Race in Latin America Essay

  • Length: 5 pages
  • Sources: 5
  • Subject: Race / Racism
  • Type: Essay
  • Paper: #80732837

Excerpt from Essay :

John Burdick in “The Lost Constituency of Brazil’s Black Movements” questions the narrative that race mixing, or mestizaje, is a solution to the problem of race in Brazil. Burdick states that “in Brazil the social perception of race exists along a continuum that encourages passing toward whiteness, making it difficult to forge a unified nonwhite identity” (139). What Burdick implies is that many Brazilians lack a distinct racial identity because of race mixing. The Black Identity in particular is negligibly felt socially in Brazil, and Burdick’s research indicates as much, with thirty participants claiming “to have used, for most of their lives, one or more of the ‘middle-range’ color terms,” such as moreno, marrom, mulato, mestico or pardo (140). Another 42 participants identified in varying degrees of blackness, using terms like black, very black, or dark. In short, race as an identifier was relatively lacking in Brazil. What this shows is that when racial identity is not celebrated or made to seem important, it is easily subsumed into a greater melting pot in which identity is developed from somewhere else.

If race is to be meaningfully explored and serve as a foundation of identity in Latin America, it first has to be recognized and appreciated. Burdick uncovers the fact that in Brazil this foundation is absent. The general trend is “toward whiteness” (139), which undermines the racialism of Blackness. For a people in Latin America who want to differentiate themselves from the general trend of race mixing eroding a sense of identity and culture linked to and/or based on race, this trend may be viewed as worrisome and problematic. The question of how to reverse the trend may be even more problematic, since for so many generations there has been so little emphasis placed, in Brazil at least, on the value of racial identification. The politics, culture, socialization and identification of race has been guided by melting pot framework, and in turn race as a meaningful term has become lost.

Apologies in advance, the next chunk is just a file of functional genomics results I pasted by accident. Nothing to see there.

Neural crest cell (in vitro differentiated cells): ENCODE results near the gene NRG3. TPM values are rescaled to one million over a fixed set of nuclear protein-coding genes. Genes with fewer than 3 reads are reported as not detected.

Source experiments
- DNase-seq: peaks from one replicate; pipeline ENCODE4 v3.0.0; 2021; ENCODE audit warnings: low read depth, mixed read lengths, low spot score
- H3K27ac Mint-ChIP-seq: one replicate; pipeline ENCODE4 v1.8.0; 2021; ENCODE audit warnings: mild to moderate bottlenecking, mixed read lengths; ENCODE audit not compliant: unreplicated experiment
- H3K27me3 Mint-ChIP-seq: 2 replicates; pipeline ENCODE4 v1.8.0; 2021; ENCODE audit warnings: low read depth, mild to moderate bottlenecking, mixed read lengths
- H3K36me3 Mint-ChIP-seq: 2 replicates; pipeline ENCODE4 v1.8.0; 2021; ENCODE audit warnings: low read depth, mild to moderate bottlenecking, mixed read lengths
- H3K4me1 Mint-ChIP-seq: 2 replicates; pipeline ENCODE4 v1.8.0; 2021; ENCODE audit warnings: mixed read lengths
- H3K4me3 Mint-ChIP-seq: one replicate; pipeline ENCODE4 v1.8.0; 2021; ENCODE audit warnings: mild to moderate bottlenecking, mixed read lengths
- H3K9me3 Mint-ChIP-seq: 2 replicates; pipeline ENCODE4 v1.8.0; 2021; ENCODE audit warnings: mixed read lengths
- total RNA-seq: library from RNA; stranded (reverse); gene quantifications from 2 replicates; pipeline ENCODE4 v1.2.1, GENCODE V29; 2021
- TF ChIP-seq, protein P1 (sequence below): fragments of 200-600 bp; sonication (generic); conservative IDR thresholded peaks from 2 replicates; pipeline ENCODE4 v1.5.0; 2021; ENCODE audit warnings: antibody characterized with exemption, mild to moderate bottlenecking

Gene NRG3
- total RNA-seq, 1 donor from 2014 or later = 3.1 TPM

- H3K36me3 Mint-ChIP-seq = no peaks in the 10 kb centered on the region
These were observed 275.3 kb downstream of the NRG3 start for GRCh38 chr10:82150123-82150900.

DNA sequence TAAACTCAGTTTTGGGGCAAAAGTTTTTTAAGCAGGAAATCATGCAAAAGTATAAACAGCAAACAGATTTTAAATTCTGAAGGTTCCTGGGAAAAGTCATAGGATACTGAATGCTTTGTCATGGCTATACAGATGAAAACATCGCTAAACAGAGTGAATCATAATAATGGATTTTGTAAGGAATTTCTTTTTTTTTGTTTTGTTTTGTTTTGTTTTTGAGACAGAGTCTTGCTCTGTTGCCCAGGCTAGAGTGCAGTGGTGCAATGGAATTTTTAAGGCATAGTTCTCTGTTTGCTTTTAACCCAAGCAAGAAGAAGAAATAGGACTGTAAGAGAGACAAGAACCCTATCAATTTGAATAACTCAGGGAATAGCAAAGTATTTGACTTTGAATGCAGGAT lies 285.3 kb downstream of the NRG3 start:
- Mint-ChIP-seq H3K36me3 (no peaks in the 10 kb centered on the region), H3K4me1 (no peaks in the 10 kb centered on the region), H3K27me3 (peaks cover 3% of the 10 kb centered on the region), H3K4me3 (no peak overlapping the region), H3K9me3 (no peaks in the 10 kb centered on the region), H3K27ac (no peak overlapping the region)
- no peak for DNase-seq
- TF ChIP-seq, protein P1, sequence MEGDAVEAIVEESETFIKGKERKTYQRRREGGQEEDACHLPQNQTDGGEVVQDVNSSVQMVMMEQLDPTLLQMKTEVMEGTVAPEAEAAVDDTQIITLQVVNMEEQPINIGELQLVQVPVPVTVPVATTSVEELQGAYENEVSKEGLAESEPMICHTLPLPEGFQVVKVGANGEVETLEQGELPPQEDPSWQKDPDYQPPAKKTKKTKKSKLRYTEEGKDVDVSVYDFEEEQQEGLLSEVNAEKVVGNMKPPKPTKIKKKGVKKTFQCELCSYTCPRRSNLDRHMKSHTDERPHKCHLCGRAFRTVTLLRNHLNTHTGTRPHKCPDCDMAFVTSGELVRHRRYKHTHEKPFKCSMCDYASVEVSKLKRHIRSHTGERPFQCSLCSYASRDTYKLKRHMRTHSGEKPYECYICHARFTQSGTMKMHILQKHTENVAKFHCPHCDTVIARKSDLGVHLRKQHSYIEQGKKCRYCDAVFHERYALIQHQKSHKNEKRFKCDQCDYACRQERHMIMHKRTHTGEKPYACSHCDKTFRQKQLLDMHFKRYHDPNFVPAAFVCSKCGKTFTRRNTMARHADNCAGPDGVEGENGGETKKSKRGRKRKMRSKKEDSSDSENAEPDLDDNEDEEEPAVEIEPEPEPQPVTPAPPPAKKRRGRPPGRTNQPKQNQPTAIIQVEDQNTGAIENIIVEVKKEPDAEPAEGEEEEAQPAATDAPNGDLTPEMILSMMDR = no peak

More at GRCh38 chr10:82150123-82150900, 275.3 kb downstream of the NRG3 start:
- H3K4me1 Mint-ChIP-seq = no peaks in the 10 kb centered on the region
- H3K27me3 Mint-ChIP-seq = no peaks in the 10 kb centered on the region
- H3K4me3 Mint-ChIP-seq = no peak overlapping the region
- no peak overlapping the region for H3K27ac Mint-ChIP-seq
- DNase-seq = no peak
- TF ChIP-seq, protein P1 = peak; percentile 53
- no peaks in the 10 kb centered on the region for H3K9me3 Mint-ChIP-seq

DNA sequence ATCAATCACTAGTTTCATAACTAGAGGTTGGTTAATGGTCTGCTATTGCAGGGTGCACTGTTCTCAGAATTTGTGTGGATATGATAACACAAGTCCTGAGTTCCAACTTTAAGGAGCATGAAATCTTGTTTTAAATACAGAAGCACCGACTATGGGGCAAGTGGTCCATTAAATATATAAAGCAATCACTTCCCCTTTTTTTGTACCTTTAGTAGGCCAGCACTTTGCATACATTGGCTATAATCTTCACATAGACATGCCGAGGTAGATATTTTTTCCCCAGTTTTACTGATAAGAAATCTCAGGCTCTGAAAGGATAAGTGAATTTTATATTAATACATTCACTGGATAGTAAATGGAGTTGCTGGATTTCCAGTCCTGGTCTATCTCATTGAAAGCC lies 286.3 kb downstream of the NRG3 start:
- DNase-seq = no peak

Michael Baran in “Girl, You are Not Morena. We are Negras! Questioning the Concept of ‘Race’ in Southern Bahia, Brazil” indicates as much as well. The new ideology of racial categorization being taught in Brazil—namely that “anyone not ‘purely’ branco (white)” is negro (black) (383). The problem with this radical new approach is that it muddles the conception of race that Brazilians have had for generations: they view themselves, as Burdick points out, in varying degrees of color and pedigree. Just as the title indicates, they are used to saying they are morena, for example, not negra. But presented with this new concept that one is either white or black, the Brazilians are faced with a problem: either embrace this new racial categorization that rejects racial subtleties and histories, or reject the new system of categorization.

Baran questions the need of Brazilians to embrace such a narrow-minded new system, when part of what makes Brazil unique is its diversity of racial history. The varying degrees of race that are mixed through various families and identifying these races in degrees (rather than simply by saying, “I am black”) is a way to cling to one’s ancestry, one’s history, one’s family, one’s culture, and one’s past. The new method blocks this, while attempting to mix racial identity arbitrarily. Categorizing all dark skinned persons as black negates that actual histories and racially mixed pasts of the people. The arbitrary mixing of race through arbitrary and narrowed definitions of race does not in the end promote race mixing. In the end it promotes racial exclusion by emphasizing a stark and divisive difference between whites and blacks. The reality is that these differences are subtle and not nearly as distinct as some social scientists would have us think. And this is evident in Brazil, as Baran and Burdick both show: Brazilians do not think of race in the same ways that North Americans do, where everyone falls into a distinct category that is defined in a way that can only be described as narrow-minded and uninformed. The Brazilian method of viewing race itself as a mixture of various inputs is the most sensible, and the concept of self-identifying in varying degrees of color rather than as specifically white or black is one that is highly appropriate to the reality of the nation’s heritage and history.

The Latin Americanization of the U.S. racial order would look like it does in Brazil, with divisive and generic categorizations being replaced by racial identification that is more personal, more familial, and less rooted in preconceived categorical identities that are fabricated from an inauthentic experience. For example, in Brazil there are many people who have mixed racial backgrounds and so they do not (at least until…

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